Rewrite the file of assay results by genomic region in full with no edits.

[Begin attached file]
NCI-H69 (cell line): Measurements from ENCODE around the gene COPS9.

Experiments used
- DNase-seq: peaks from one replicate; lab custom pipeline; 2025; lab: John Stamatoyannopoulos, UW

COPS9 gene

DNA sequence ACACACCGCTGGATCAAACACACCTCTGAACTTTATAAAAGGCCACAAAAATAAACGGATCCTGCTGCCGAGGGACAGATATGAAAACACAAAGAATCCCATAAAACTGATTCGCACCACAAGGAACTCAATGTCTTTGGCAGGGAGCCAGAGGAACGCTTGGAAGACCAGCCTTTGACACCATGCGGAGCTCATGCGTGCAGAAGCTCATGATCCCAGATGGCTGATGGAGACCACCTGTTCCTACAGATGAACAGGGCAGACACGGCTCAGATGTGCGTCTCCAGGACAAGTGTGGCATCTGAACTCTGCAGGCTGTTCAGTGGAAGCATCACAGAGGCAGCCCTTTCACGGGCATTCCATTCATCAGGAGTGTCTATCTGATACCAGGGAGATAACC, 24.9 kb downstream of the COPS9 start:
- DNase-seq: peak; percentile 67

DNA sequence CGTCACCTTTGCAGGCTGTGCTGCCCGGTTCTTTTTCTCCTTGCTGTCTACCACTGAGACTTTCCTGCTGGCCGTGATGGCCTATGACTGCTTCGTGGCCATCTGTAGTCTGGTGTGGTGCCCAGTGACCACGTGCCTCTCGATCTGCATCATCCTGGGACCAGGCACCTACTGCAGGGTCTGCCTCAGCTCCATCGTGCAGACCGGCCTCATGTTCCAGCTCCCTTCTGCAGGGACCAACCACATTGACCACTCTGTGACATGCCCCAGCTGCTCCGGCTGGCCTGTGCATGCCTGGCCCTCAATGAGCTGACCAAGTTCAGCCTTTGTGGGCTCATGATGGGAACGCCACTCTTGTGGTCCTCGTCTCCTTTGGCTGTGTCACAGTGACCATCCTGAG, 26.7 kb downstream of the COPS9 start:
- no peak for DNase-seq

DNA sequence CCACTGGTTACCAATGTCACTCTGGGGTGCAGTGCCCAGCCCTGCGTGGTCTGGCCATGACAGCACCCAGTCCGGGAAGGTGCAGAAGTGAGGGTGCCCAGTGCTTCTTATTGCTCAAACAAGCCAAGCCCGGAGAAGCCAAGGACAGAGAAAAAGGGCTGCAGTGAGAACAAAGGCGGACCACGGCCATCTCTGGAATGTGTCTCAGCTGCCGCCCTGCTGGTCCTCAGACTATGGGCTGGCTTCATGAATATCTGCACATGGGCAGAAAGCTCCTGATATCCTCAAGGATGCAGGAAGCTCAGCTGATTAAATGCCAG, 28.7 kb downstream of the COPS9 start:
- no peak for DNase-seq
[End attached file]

NCI-H69 (cell line): Measurements from ENCODE around the gene COPS9.

Experiments used
- DNase-seq: peaks from one replicate; lab custom pipeline; 2025; lab: John Stamatoyannopoulos, UW

COPS9 gene

DNA sequence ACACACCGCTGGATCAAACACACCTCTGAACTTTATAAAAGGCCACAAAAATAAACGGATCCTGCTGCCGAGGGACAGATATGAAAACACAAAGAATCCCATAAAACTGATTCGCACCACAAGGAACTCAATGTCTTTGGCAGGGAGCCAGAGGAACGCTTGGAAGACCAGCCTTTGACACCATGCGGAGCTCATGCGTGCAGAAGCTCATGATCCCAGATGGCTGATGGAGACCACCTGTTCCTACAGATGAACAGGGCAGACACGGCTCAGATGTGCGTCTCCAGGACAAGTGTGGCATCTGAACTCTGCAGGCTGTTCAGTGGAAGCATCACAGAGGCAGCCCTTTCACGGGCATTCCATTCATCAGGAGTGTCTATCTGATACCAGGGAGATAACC, 24.9 kb downstream of the COPS9 start:
- DNase-seq: peak; percentile 67

DNA sequence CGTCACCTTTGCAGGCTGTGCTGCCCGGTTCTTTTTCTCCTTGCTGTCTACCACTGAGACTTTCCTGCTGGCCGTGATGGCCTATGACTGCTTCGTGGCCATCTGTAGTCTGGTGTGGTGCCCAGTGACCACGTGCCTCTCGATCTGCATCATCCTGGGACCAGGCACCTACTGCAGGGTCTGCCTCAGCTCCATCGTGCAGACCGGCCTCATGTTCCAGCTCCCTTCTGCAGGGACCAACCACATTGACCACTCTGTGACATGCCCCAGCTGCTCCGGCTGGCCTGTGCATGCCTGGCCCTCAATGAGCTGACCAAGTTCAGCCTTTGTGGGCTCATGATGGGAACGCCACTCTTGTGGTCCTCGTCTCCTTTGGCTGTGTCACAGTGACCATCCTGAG, 26.7 kb downstream of the COPS9 start:
- no peak for DNase-seq

DNA sequence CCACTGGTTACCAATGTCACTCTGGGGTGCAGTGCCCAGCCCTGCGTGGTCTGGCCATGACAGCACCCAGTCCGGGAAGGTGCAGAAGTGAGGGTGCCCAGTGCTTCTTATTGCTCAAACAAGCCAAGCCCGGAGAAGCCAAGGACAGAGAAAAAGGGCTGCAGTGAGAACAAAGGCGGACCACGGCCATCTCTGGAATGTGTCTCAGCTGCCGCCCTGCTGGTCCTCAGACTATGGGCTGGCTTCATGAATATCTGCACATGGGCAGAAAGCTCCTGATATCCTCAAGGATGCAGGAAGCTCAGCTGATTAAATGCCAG, 28.7 kb downstream of the COPS9 start:
- no peak for DNase-seq